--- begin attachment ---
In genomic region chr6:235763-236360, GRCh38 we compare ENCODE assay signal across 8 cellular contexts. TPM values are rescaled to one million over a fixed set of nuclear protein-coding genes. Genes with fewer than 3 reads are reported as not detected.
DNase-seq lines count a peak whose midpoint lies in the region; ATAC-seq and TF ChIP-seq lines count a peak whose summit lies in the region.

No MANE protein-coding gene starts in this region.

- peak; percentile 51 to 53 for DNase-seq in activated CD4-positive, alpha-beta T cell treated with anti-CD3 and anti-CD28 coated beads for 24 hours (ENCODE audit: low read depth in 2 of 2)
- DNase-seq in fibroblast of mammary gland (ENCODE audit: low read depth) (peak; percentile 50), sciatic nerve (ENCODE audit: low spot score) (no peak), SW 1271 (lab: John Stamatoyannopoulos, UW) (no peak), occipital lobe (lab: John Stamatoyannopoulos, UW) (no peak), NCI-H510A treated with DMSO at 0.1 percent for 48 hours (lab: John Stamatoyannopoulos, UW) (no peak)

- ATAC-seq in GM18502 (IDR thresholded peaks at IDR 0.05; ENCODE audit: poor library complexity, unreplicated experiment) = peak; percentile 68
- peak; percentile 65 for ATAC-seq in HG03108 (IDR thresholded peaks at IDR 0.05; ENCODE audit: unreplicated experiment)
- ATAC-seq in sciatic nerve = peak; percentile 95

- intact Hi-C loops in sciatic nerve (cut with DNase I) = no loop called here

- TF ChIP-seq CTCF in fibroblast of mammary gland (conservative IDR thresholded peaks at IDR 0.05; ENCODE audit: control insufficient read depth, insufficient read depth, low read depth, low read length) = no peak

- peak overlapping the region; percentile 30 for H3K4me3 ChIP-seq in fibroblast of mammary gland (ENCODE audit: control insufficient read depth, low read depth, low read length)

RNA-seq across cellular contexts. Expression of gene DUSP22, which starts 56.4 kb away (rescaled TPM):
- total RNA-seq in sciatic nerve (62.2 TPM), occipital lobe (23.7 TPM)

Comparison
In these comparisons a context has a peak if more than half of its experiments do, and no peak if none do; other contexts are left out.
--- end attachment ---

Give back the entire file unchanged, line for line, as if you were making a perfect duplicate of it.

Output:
In genomic region chr6:235763-236360, GRCh38 we compare ENCODE assay signal across 8 cellular contexts. TPM values are rescaled to one million over a fixed set of nuclear protein-coding genes. Genes with fewer than 3 reads are reported as not detected.
DNase-seq lines count a peak whose midpoint lies in the region; ATAC-seq and TF ChIP-seq lines count a peak whose summit lies in the region.

No MANE protein-coding gene starts in this region.

- peak; percentile 51 to 53 for DNase-seq in activated CD4-positive, alpha-beta T cell treated with anti-CD3 and anti-CD28 coated beads for 24 hours (ENCODE audit: low read depth in 2 of 2)
- DNase-seq in fibroblast of mammary gland (ENCODE audit: low read depth) (peak; percentile 50), sciatic nerve (ENCODE audit: low spot score) (no peak), SW 1271 (lab: John Stamatoyannopoulos, UW) (no peak), occipital lobe (lab: John Stamatoyannopoulos, UW) (no peak), NCI-H510A treated with DMSO at 0.1 percent for 48 hours (lab: John Stamatoyannopoulos, UW) (no peak)

- ATAC-seq in GM18502 (IDR thresholded peaks at IDR 0.05; ENCODE audit: poor library complexity, unreplicated experiment) = peak; percentile 68
- peak; percentile 65 for ATAC-seq in HG03108 (IDR thresholded peaks at IDR 0.05; ENCODE audit: unreplicated experiment)
- ATAC-seq in sciatic nerve = peak; percentile 95

- intact Hi-C loops in sciatic nerve (cut with DNase I) = no loop called here

- TF ChIP-seq CTCF in fibroblast of mammary gland (conservative IDR thresholded peaks at IDR 0.05; ENCODE audit: control insufficient read depth, insufficient read depth, low read depth, low read length) = no peak

- peak overlapping the region; percentile 30 for H3K4me3 ChIP-seq in fibroblast of mammary gland (ENCODE audit: control insufficient read depth, low read depth, low read length)

RNA-seq across cellular contexts. Expression of gene DUSP22, which starts 56.4 kb away (rescaled TPM):
- total RNA-seq in sciatic nerve (62.2 TPM), occipital lobe (23.7 TPM)

Comparison
In these comparisons a context has a peak if more than half of its experiments do, and no peak if none do; other contexts are left out.